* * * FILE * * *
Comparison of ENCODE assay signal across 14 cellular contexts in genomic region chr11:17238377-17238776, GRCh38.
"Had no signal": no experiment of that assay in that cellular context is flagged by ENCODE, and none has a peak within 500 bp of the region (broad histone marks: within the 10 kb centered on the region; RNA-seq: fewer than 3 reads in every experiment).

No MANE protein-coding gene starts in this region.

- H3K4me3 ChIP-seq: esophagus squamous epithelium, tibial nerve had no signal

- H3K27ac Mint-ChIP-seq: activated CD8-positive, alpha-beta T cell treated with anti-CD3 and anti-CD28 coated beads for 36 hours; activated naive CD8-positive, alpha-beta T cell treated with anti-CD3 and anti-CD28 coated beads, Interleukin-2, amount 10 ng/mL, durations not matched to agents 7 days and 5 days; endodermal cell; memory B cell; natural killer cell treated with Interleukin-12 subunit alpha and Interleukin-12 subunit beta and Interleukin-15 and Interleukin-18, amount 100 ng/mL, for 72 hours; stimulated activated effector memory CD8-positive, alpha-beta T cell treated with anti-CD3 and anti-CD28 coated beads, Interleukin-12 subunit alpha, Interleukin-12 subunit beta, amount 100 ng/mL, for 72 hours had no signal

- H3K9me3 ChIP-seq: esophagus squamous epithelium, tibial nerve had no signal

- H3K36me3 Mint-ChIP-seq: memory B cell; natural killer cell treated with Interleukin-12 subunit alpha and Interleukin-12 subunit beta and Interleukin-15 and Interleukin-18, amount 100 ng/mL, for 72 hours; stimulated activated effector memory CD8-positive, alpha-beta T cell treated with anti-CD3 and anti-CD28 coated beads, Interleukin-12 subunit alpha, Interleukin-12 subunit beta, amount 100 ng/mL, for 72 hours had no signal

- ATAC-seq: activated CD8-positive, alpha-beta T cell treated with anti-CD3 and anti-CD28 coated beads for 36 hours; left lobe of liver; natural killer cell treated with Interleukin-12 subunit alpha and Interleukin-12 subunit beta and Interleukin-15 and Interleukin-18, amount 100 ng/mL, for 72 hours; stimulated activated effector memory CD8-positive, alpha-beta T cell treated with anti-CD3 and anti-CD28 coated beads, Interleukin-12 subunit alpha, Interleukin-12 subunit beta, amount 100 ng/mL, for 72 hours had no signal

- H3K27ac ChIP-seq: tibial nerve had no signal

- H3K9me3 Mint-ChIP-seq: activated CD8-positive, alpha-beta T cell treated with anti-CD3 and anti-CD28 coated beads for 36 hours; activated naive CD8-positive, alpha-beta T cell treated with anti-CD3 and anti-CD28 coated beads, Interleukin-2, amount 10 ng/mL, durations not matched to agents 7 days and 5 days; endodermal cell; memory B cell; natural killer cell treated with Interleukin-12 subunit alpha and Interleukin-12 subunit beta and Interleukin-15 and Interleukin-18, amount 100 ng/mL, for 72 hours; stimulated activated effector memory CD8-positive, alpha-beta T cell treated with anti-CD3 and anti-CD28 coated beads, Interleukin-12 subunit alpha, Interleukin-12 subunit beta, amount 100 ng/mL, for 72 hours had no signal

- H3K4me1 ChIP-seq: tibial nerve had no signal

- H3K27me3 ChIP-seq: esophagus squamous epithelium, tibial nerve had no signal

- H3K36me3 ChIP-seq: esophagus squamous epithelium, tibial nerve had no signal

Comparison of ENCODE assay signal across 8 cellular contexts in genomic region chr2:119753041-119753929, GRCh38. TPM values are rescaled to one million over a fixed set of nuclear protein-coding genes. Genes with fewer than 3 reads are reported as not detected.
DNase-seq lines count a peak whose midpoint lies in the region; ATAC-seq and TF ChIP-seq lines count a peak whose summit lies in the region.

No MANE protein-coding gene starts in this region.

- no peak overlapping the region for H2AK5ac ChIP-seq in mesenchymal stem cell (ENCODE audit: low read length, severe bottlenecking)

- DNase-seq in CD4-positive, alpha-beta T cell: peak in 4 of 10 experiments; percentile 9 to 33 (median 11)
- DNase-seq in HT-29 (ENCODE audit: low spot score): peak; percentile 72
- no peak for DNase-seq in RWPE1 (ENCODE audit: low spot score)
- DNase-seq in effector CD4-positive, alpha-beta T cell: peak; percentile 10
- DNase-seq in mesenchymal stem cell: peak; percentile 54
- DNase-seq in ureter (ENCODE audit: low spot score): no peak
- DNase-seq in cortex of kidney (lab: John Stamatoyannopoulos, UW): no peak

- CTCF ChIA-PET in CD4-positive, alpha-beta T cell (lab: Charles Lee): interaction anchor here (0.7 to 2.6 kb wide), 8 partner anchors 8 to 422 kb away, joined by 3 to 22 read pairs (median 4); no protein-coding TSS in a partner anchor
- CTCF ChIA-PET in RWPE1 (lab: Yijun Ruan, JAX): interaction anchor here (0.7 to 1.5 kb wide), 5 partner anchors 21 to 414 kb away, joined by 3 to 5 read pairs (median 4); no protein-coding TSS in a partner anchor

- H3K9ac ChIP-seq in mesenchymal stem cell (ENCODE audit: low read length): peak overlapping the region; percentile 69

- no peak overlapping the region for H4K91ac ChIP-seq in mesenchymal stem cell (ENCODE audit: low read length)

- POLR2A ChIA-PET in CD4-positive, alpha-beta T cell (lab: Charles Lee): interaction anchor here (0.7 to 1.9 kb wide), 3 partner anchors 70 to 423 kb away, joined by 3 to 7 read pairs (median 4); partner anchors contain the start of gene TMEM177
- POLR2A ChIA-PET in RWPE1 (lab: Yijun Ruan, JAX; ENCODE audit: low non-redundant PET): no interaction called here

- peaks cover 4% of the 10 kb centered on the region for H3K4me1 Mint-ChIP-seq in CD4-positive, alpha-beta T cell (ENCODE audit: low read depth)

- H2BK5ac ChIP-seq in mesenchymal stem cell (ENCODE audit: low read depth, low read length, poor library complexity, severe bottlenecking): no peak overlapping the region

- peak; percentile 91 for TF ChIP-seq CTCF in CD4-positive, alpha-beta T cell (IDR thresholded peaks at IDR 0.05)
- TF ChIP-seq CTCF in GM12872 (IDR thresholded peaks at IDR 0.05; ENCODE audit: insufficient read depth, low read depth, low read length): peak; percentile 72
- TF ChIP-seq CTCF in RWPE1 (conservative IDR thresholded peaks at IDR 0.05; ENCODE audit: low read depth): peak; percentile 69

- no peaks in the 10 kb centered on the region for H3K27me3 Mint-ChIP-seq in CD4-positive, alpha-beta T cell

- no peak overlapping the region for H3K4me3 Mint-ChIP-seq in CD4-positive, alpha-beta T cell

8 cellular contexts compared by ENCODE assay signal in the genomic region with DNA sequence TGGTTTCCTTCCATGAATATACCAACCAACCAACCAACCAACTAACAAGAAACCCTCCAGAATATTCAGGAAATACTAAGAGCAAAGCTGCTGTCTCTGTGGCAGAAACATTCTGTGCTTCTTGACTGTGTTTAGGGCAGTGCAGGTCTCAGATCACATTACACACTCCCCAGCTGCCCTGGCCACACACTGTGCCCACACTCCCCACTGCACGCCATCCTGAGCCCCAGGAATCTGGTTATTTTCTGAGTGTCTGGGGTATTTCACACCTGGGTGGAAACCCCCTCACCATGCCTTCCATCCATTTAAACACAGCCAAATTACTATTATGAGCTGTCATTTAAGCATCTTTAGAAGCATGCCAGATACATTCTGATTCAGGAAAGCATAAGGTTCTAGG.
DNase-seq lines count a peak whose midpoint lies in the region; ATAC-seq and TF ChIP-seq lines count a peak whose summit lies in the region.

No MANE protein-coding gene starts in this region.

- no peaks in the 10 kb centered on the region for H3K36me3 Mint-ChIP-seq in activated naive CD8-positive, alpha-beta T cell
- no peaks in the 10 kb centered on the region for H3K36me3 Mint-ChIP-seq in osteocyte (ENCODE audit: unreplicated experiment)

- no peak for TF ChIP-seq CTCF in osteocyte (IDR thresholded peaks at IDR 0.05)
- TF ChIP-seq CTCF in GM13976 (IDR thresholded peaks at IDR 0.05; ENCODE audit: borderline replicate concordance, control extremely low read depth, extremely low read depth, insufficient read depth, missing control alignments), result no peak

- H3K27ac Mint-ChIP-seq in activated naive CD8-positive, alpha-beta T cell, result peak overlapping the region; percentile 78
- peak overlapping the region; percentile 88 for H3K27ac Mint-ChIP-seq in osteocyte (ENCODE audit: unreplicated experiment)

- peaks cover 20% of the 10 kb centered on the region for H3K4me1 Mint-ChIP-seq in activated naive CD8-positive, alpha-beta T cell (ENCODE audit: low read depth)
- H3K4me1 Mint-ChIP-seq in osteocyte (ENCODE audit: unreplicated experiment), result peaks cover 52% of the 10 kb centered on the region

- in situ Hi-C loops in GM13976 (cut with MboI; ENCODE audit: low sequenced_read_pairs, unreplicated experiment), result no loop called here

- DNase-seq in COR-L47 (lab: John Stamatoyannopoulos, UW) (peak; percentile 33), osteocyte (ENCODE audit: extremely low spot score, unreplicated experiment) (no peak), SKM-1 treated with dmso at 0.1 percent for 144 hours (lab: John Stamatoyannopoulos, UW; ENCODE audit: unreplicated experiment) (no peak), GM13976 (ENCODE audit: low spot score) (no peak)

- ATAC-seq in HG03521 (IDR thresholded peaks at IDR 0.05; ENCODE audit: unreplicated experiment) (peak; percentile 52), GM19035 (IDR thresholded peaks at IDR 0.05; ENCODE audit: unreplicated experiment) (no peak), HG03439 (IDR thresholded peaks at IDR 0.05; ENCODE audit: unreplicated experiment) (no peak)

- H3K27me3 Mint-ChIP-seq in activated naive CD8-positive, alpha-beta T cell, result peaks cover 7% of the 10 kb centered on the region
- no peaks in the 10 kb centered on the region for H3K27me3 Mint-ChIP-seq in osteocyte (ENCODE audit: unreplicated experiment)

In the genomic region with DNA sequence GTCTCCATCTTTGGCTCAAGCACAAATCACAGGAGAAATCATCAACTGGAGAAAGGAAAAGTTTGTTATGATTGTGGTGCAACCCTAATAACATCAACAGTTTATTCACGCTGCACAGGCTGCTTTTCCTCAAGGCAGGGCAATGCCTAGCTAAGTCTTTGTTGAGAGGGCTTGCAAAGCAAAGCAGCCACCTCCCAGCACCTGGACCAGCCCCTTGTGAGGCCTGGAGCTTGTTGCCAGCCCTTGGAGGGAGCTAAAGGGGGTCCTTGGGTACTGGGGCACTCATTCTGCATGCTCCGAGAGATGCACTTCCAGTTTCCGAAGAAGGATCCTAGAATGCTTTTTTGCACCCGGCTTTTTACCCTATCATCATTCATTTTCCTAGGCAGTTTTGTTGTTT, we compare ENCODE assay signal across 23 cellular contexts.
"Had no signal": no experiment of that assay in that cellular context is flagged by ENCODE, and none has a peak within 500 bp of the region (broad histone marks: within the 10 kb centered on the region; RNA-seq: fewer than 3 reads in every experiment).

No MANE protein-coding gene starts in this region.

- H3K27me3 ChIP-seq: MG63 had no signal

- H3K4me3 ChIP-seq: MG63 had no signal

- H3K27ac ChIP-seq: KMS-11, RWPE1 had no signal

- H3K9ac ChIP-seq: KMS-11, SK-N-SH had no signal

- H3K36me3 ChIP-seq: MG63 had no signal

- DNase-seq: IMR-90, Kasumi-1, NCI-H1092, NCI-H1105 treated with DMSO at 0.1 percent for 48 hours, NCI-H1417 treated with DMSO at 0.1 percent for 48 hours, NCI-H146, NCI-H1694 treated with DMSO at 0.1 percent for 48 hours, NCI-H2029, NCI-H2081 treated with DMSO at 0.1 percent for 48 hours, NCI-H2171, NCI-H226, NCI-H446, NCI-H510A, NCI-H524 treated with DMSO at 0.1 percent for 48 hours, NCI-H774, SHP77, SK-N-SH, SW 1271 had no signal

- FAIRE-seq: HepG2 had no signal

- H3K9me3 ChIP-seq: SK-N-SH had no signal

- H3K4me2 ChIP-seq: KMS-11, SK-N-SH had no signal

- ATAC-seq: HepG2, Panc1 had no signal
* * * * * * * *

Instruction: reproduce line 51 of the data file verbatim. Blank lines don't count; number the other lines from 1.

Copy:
- ATAC-seq in HG03521 (IDR thresholded peaks at IDR 0.05; ENCODE audit: unreplicated experiment) (peak; percentile 52), GM19035 (IDR thresholded peaks at IDR 0.05; ENCODE audit: unreplicated experiment) (no peak), HG03439 (IDR thresholded peaks at IDR 0.05; ENCODE audit: unreplicated experiment) (no peak)